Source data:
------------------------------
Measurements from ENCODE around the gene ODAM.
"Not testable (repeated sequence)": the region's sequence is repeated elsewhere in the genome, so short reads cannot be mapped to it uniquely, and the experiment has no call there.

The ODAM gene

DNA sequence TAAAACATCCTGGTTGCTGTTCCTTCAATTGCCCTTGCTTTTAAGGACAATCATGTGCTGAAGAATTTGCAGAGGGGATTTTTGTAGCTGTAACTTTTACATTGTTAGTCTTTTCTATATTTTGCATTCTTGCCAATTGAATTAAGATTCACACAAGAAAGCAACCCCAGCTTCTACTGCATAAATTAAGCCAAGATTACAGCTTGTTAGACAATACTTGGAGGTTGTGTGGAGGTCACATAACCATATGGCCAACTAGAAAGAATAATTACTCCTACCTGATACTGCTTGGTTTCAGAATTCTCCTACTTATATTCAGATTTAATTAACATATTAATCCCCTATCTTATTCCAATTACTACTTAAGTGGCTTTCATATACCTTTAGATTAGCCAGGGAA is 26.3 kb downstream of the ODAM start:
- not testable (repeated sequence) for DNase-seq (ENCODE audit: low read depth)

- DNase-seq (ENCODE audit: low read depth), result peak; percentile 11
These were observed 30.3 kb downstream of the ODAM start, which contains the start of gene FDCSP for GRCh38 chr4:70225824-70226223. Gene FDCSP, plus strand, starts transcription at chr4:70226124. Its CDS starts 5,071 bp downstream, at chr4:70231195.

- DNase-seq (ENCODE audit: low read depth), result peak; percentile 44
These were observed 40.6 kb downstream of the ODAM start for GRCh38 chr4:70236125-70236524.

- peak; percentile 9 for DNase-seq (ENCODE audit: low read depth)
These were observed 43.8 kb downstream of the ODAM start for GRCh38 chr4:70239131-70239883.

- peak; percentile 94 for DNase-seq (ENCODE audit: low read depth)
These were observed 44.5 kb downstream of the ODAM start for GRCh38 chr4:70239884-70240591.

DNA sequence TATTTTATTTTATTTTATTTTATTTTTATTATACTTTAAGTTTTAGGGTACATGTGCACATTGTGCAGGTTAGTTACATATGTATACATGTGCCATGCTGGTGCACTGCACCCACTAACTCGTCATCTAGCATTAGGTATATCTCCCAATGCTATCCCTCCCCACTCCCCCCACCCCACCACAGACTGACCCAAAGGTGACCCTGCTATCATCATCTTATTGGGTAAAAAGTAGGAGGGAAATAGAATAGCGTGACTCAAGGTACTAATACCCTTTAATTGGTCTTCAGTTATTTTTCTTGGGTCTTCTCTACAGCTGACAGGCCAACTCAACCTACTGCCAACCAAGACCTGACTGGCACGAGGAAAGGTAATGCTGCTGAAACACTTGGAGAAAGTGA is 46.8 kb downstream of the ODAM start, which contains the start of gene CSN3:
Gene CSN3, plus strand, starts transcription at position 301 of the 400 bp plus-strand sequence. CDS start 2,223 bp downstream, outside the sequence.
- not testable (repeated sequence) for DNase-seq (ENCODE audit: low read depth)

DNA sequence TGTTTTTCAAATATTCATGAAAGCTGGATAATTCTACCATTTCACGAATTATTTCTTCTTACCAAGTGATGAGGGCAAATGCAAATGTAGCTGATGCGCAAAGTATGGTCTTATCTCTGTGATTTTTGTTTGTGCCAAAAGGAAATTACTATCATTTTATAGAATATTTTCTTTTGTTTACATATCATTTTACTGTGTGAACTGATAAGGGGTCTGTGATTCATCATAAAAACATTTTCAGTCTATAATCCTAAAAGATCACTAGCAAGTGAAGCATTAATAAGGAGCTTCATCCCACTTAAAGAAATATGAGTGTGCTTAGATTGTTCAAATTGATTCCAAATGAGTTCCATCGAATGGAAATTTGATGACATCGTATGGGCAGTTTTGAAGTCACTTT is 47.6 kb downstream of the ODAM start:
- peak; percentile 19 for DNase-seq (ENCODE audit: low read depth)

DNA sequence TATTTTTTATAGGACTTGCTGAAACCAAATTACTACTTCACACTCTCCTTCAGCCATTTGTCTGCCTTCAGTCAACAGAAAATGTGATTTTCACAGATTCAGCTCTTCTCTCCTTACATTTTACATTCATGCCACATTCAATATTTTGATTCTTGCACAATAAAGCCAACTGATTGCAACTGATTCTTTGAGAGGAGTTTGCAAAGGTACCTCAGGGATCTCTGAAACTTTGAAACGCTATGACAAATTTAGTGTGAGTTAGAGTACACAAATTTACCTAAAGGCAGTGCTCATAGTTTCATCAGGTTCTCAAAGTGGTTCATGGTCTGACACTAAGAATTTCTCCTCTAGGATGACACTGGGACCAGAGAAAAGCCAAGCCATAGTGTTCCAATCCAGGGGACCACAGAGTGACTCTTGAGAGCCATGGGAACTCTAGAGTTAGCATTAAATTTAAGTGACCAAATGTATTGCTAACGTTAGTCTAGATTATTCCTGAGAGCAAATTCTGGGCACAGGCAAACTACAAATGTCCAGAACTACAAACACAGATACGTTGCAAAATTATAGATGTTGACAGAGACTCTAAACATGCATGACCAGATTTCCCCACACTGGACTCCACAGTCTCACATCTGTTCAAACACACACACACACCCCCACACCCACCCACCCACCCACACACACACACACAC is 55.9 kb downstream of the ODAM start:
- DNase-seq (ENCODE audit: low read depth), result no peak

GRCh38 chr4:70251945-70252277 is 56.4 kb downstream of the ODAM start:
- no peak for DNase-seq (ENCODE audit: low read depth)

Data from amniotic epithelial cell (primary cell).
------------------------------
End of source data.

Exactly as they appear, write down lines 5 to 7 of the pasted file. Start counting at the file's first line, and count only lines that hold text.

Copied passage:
- not testable (repeated sequence) for DNase-seq (ENCODE audit: low read depth)

- DNase-seq (ENCODE audit: low read depth), result peak; percentile 11
These were observed 30.3 kb downstream of the ODAM start, which contains the start of gene FDCSP for GRCh38 chr4:70225824-70226223. Gene FDCSP, plus strand, starts transcription at chr4:70226124. Its CDS starts 5,071 bp downstream, at chr4:70231195.